Hypereides was an ardent pursuer of “the beautiful,” which in his time generally meant pleasure and luxury. His temper was easy-going and humorous; and hence, though in his development of the periodic sentence he followed Isocrates, the essential tendencies of his style are those of Lysias, whom he surpassed, however, in the richness of his vocabulary and in the variety of his powers. His diction was plain and forcible, though he occasionally indulged in long compound words probably borrowed from the Middle Comedy, with which, and with the everyday life of his time, he was in full sympathy. His composition was simple. He was specially distinguished for subtlety of expression, grace and wit, as well as for tact in approaching his case and handling his subject matter. Sir R. C. Jebb sums up the criticism of pseudo-Longinus (De sublimitate, 34) in the phrase—“Hypereides was the Sheridan of Athens.”

Seventy-seven speeches were attributed to Hypereides, of which twenty-five were regarded as spurious even by ancient critics. It is said that a MS. of most of the speeches was in existence in the 16th century in the library of Matthias Corvinus, king of Hungary, at Ofen, but was destroyed at the capture of the city by the Turks in 1526. Only a few fragments were known until comparatively recent times. In 1847 large fragments of his speeches Against Demosthenes (see above) and For Lycophron (incidentally interesting as elucidating the order of marriage processions and other details of Athenian life, and the Athenian government of Lemnos), and the whole of the For Euxenippus (c. 330, a locus classicus on εἰσαγγελίαι or state prosecutions), were found in a tomb at Thebes in Egypt, and in 1856 a considerable portion of a λόγος παρανόμων, a Funeral Oration over Leosthenes and his comrades who had fallen in the Lamian war, the best extant specimen of epideictic oratory (see Babington, Churchill). Towards the end of the century further discoveries were made of the conclusion of the speech Against Philippides (dealing with a γραφὴ παρανόμων, or indictment for the proposal of an unconstitutional measure, arising out of the disputes of the Macedonian and anti-Macedonian parties at Athens), and of the whole of the Against Athenogenes (a perfumer accused of fraud in the sale of his business). These have been edited by F. G. Kenyon (1893). An important speech that is lost is the Deliacus (frags. 67-75, Blass) on the presidency of the Delian temple claimed by both Athens and Delos, which was adjudged by the Amphictyons to Athens.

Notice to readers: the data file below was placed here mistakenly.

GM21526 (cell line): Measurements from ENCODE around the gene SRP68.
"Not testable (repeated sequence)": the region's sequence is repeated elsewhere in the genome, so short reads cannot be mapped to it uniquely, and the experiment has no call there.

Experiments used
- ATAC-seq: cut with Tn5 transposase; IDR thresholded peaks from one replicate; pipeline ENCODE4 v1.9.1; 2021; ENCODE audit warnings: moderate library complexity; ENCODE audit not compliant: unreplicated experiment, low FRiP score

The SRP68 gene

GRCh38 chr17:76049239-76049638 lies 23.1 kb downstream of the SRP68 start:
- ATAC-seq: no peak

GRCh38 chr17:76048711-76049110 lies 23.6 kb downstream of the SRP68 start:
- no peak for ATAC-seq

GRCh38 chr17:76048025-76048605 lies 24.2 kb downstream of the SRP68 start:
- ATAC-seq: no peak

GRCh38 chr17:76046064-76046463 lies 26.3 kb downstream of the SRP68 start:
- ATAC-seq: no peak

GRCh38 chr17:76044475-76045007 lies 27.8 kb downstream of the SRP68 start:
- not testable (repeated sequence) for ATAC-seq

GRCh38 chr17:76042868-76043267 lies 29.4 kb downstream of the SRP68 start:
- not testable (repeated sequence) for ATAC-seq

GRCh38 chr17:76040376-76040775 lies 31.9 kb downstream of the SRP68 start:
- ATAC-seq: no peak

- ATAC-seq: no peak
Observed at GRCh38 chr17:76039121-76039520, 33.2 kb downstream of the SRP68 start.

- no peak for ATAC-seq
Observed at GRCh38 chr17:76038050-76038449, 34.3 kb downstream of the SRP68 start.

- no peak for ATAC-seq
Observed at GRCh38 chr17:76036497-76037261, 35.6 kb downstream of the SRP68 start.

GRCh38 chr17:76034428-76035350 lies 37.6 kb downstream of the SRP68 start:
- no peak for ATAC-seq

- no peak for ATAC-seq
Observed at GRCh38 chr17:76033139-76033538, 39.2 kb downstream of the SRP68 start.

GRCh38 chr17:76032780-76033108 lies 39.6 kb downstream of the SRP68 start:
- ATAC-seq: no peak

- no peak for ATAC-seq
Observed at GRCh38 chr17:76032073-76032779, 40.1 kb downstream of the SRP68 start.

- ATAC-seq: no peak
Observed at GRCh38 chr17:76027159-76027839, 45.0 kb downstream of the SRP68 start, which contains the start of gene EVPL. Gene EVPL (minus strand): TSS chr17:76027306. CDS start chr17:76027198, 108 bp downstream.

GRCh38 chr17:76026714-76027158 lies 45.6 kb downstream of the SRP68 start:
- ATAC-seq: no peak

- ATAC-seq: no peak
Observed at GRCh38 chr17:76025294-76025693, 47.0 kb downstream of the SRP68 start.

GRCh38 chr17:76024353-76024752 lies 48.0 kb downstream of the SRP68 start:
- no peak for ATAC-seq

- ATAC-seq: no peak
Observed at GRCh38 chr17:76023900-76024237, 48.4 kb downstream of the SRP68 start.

On Hypereides generally see pseudo-Plutarch, Decem oratorum vitae; F. Blass, Attische Beredsamkeit, iii.; R. C. Jebb, Attic Orators, ii. 381. A full list of editions and articles is given in F. Blass, Hyperidis orationes sex cum ceterarum fragmentis (1894, Teubner series), to which may be added I. Bassi, Le Quattro Orazioni di Iperide (introduction and notes, 1888), and J. E. Sandys in Classical Review (January 1895) (a review of the editions of Kenyon and Blass). For the discourse against Athenogenes see H. Weil, Études sur l’antiquité grecque (1900).